While many operators say they are waiting for lawyers to digest last week's
declaratory ruling regarding the applicability of franchise fees on cable
modems, Charter Communications jumped at the chance to cut out the costs.
Company spokesman Andy Morgan said executives decided last Friday that their
operations will no longer collect the 5-percent fee for local regulators.
That's based on the fact the FCC ruling defined cable modems as an interstate
information service, not a cable service.
Charter had been voluntarily paying fees on modem revenue, except in the
West. Last month, it began notifying cities that it was following the lead of
Cox Communications Inc. to drop fees on modems.
Both companies cite a 2000 decision of the 9th U.S. Court of Appeals,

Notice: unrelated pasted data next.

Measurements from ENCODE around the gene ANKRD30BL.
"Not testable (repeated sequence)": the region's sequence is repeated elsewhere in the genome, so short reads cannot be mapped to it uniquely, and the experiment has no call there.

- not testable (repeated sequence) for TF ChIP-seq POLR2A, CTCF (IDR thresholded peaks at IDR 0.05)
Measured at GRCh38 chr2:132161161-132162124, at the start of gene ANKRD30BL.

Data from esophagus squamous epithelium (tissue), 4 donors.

involving Portland, Ore., and AT&T Broadband, that classified high-speed
data delivery as a telecommunications service.
California cities got letters notifying them of the fee drop, and Charter's
decision to credit itself for the modem-related franchise fees it paid in 2001.
It will deduct the past fees from cable fees currently due to cities.
Morgan said it would take a few weeks for the fees to disappear from consumer
bills. There's been no final decision whether the company will rebate fees to